Most of these judgments look strikingly similar to those suffered by Anbang’s Wu. However, there is no indication that Xiao is seeking to contest the ruling, as Wu initially attempted.
Why was Xiao’s case so keenly watched?
The sheer size of Tomorrow Group – the statement from the court said that Xiao controlled at least four major insurers including Huaxia Life and Tianan Life, as well as a regional bank in Inner Mongolia’s Baotou city (Chinese media reported back in 2013 that he controlled as many as 13 regional lenders) – means that regulators have had to wind down the company’s interests without causing wider damage to the Chinese financial system.
Investigators must have also been wary about the political dimension to the Xiao case. In 2014 Xiao told Hong Kong’s now defunct Next magazine that he had strong connections with powerful princelings in China, for instance, including the son of former Vice President Zeng Qinghong. He immediately made the point that he hadn’t made “a penny from the families of Chinese leaders”. In spite of this qualifier, some China-watchers believed Xiao’s success derived from the fact that he was not openly aligned to any faction, but was instead universally regarded by the elite as the competent go-to man to make financial arrangements.
All of which may help to explain why Chinese media outlets and bloggers on social media have been remarkably disinterested in discussing the court’s ruling.
The reaction underlines the sensitivity of the case, especially at a time when the 20th Party Congress will soon be held to select China’s next president. “The trial arrives at a sensitive moment, with Xi poised to seek a precedent-breaking third leadership term,” a Bloomberg commentary noted last month. “Any fireworks or controversy would be unwelcome.”
Stability was also the name of the game when financial regulators started to tear apart the insurance sector just ahead of the 19th Party Congress in 2017. Two months after Xiao had been ferried across the Hong Kong-China border, Xiang Junbo, head of the China Insurance Regulatory Commission, was sacked for accepting bribes. Less than two months later, Anbang’s Wu was arrested on corruption charges. Guo Guangchang, the boss of investment conglomerate Fosun (and another tycoon who fashions himself as China’s Buffett), was called in for ‘a cup of tea’ with senior government officials to discuss another unspecified investigation.
The slew of high-profile cases turned off the tap on the gush of overseas M&A orchestrated by the likes of Anbang, HNA and Fosun, and in July 2017 a new super regulator called the Financial Stability and Development Committee (FSDC) was set up to guard against systemic risks to the financial sector.
What else can be learned from Xiao’s Icarus-like career?
Judging from the rise and fall of Xiao, as well as the demise of Anbang’s Wu, China’s insurance sector is unlikely to accommodate a Warren Buffett-style financier in terms of personal influence. Xiao’s Baoshang Bank, the financial unit in Inner Mongolia that jumpstarted his ambitions to build a Berkshire Hathaway-type style business 20 years ago, was nationalised in 2019. So were another four of his major insurance units and a number of trust firms over the last five years.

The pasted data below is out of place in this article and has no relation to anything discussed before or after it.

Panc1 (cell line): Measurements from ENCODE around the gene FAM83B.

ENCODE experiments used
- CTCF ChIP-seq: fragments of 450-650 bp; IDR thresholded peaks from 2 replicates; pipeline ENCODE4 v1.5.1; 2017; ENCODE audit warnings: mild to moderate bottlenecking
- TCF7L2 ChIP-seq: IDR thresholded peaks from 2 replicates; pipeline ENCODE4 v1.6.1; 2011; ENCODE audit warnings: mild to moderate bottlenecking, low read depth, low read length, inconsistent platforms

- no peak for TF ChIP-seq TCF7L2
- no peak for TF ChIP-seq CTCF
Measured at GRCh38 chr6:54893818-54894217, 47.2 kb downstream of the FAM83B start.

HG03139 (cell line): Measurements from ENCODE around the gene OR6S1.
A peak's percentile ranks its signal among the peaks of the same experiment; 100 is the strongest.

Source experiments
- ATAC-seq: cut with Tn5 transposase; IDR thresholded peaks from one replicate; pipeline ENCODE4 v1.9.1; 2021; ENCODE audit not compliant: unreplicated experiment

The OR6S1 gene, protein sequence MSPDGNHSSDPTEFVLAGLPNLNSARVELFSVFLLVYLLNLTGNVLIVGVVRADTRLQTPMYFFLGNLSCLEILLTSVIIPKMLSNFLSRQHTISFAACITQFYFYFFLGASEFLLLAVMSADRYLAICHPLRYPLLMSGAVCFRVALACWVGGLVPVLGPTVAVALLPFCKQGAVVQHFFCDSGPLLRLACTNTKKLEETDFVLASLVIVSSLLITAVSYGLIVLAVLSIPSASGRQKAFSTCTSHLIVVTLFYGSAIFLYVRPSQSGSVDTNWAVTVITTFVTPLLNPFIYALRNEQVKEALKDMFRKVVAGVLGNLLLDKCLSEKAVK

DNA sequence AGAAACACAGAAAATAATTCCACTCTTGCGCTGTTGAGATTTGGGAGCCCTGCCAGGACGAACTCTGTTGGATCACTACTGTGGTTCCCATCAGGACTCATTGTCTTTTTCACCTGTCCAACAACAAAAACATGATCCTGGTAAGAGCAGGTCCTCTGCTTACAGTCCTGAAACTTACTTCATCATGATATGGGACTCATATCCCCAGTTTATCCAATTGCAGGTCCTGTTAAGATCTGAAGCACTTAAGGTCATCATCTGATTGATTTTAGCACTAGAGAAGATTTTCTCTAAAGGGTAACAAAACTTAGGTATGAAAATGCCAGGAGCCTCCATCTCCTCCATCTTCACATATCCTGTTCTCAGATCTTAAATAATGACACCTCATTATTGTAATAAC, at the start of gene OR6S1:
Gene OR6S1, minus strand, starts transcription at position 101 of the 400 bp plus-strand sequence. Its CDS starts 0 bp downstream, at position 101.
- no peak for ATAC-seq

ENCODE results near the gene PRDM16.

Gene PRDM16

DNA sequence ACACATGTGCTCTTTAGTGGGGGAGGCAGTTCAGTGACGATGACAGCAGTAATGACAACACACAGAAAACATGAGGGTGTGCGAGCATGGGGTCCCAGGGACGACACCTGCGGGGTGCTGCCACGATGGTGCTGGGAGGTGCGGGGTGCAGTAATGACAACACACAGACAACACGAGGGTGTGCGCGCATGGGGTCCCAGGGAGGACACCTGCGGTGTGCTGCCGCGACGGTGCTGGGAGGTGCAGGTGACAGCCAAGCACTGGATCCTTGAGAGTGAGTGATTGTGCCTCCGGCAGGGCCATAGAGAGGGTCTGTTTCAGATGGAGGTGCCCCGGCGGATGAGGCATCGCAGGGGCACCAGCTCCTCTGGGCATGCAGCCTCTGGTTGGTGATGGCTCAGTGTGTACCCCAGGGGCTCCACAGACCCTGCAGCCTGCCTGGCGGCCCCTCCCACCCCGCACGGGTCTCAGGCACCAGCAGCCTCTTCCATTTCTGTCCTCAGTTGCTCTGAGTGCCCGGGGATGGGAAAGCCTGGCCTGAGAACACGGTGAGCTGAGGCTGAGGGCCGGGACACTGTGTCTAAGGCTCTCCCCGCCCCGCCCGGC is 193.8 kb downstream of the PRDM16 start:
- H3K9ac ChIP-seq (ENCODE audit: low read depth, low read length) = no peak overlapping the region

During this period the Chinese government has also rolled out new regulations to shape the behaviour of financial holding companies. One important change is that any entity which controls at least two financial institutions now needs to apply for an appropriate licence from the central bank. The People’s Bank of China is also accelerating legislative efforts to strengthen its role in “making overall plans for systemically important financial institutions and financial holding companies”, the China Daily reported this month.
Such changes will subject new arrivals in the financial sector to more stringent oversight too, including Ant Group, the fintech arm of internet giant Alibaba, which has also been transformed into a financial holding company under the oversight of the central bank as part of a major overhaul demanded by the Chinese government.
Xiao’s imprisonment also draws a line under his lengthy period in Hong Kong, a city he called home before he was taken back to mainland China. Before his unanticipated checkout from the Four Seasons, Xiao had joined other Chinese tycoons in residence at the hotel, which had earned the local nickname of the “north-facing watchtower” because of the way that a few of its more anxious guests were watching events in mainland China so closely.
Xiao’s repatriation was an early example of Hong Kong’s limitations as a place of refuge. His case also contributed to the framing of a controversial extradition law proposed by the Hong Kong authorities in late 2018, which triggered months of street protests televised around the world.
That led to other legislative changes in the city. Indeed, another unintended and indirect consequence of Tomorrow Group’s unravelling, as events eventually played out, was the introduction of a national security law in Hong Kong.
© ChinTell Ltd. All rights reserved.
Sponsored by HSBC.
The Week in China website and the weekly magazine publications are owned and maintained by ChinTell Limited, Hong Kong. Neither HSBC nor any member of the HSBC group of companies ("HSBC") endorses the contents and/or is involved in selecting, creating or editing the contents of the Week in China website or the Week in China magazine. The views expressed in these publications are solely the views of ChinTell Limited and do not necessarily reflect the views or investment ideas of HSBC. No responsibility will therefore be assumed by HSBC for the contents of these publications or for the errors or omissions therein.